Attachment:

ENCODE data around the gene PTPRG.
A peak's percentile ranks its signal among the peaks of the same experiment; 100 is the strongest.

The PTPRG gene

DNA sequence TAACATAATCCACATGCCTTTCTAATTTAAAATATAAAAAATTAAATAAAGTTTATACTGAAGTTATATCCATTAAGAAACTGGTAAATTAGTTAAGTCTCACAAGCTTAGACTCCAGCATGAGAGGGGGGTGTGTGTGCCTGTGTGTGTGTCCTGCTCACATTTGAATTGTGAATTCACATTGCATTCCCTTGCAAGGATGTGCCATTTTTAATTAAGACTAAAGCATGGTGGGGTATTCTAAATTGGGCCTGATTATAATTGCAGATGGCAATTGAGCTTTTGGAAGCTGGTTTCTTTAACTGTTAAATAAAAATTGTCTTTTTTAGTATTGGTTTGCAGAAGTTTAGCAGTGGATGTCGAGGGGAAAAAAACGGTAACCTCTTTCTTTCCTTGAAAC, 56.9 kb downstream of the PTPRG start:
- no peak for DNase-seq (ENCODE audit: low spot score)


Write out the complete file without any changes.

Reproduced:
ENCODE data around the gene PTPRG.
A peak's percentile ranks its signal among the peaks of the same experiment; 100 is the strongest.

The PTPRG gene

DNA sequence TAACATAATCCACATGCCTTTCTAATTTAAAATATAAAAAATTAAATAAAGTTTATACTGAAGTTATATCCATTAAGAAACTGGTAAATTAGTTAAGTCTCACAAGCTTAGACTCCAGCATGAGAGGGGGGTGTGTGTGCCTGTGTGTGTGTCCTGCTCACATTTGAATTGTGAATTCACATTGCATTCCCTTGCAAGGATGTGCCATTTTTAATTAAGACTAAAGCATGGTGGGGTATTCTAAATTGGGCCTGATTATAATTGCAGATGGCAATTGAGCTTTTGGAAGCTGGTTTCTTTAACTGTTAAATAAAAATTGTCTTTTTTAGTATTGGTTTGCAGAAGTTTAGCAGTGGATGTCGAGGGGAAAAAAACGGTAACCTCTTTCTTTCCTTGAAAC, 56.9 kb downstream of the PTPRG start:
- no peak for DNase-seq (ENCODE audit: low spot score)